- A mobile app using the Farmer Connect traceability platform powered by IBM Blockchain was announced this week at the 2020 CES conference in Las Vegas. The "Thank My Farmer" app will let consumers trace their coffee beans with an interactive map, according to a release.
- The platform uses the same blockchain technology powering IBM's Food Trust, a permissioned, permanent and shared record of food system data launched by IBM in 2018. The application brings together information from farmers, traders, roasters and brands under one system.
- U.S. and Canadian consumers will first be able to access the app by scanning QR codes on the 1850 Coffee brand of premium single-origin coffee from Folgers, owned by Smucker. It will appear on other coffee brands in coming months.
A complex business environment featuring multiple fragmented entities makes for an ideal playground for blockchain technology and its promises of unified trust.
As consumers increasingly look for more transparency about where their food and beverages come from, this app traces where the beans originated and could boost coffee sales for participating companies, Blockchain tracks products as they travel through the supply chain, so it can help enhance consumer confidence in the source and quality of what they eat and drink.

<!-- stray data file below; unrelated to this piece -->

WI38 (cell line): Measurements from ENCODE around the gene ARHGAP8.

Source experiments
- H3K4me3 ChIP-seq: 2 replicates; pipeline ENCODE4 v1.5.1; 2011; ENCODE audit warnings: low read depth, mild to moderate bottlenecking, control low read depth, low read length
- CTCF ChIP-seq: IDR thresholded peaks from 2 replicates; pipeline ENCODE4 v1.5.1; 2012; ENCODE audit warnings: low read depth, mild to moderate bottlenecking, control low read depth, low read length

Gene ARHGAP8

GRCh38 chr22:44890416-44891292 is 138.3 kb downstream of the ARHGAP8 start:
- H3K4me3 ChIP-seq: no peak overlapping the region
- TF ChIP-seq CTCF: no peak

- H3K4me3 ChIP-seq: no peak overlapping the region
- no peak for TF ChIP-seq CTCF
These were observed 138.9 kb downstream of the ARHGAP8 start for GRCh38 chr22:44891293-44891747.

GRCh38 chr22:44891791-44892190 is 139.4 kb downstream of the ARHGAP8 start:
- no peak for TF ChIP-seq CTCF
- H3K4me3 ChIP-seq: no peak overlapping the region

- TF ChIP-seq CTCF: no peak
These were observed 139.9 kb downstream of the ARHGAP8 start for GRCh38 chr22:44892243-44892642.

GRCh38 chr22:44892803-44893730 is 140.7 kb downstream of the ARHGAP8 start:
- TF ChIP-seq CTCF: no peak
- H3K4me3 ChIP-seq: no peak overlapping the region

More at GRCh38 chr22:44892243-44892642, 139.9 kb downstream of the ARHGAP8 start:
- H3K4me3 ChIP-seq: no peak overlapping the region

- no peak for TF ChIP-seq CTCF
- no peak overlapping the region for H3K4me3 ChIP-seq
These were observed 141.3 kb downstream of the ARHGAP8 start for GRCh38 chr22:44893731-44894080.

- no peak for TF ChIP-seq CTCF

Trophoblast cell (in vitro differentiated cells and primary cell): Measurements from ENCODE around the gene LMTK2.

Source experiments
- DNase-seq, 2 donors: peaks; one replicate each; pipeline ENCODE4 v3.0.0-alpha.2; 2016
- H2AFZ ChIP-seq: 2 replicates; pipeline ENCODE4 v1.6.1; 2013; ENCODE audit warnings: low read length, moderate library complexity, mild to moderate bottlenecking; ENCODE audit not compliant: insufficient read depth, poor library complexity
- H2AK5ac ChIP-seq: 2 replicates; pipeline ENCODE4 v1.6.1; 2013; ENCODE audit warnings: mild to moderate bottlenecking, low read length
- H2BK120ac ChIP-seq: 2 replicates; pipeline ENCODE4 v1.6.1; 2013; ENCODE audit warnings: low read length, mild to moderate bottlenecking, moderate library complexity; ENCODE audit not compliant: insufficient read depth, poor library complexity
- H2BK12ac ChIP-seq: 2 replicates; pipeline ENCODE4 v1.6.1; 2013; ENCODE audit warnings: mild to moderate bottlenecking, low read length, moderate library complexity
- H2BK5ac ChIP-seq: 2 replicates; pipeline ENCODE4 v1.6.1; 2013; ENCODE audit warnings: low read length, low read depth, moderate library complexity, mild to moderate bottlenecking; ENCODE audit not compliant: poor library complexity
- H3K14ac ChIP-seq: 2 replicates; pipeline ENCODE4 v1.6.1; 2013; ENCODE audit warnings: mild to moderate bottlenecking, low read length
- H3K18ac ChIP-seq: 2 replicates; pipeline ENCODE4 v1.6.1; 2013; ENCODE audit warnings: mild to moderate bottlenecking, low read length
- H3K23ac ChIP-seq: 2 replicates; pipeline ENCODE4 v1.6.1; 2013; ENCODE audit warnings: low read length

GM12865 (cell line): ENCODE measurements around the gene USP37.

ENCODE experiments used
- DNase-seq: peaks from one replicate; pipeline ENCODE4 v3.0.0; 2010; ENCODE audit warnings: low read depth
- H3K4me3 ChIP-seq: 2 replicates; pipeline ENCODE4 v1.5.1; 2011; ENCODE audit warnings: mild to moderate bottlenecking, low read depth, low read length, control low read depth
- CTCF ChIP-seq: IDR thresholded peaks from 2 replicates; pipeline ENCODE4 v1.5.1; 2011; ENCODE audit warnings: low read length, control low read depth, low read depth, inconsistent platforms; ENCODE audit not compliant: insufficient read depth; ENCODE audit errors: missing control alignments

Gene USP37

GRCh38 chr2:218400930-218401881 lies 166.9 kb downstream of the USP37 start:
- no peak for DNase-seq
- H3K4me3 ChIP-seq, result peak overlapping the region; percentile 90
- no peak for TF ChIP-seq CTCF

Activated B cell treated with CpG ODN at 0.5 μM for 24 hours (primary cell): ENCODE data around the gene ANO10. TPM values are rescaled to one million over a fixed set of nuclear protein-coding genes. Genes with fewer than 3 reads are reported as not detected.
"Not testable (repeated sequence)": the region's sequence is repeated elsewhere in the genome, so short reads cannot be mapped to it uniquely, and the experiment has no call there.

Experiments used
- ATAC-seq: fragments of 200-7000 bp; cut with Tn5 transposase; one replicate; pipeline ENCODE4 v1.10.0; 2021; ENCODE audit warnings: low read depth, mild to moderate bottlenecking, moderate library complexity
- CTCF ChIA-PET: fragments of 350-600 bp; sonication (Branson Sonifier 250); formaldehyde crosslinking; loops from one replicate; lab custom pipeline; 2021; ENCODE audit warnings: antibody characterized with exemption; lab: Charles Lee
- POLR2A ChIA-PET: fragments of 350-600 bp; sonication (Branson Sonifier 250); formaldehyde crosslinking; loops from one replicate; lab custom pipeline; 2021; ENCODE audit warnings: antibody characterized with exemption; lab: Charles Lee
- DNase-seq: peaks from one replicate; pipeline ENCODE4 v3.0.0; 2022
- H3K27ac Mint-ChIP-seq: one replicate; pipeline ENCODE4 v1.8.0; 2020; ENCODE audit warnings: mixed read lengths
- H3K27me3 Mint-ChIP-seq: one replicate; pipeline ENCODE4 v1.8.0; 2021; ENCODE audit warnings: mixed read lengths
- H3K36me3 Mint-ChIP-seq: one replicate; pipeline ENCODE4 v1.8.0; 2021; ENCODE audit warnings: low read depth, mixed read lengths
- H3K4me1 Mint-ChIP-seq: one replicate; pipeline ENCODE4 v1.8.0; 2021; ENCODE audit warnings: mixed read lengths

More companies have been turning to this technology in the last year. Albertsons joined the IBM Food Trust, a blockchain-based food and supply chain solution, last spring to track romaine lettuce after several foodborne illness outbreaks. Kroger, Walmart, Dole, Driscoll's, Golden State Foods, McCormick, McLane, Tyson Foods and Unilever also use the IBM Food Trust solution.
The new technology can follow an individual bag of coffee beans from delivery to the cup, according to Farmer Connect. The plan is to use farmer IDs to track growing conditions, record transactions and follow yields and sales prices.
The project foresees roasters eventually being able to digitally track the full supply chain, and importers being able to improve trading strategies. By the end of this year, they may be able to set farmer agreements, send payments and follow coffee supply trails using this technology, Farmer Connect said.
For coffee companies, these new apps could enhance traceability and sustainability credentials — qualities consumers look for when choosing from the myriad brands available in today's marketplace. According to National Coffee Association statistics referenced by Financial Times, two-thirds of consumers ages 19 to 24 want to purchase sustainability grown and responsibly sourced products.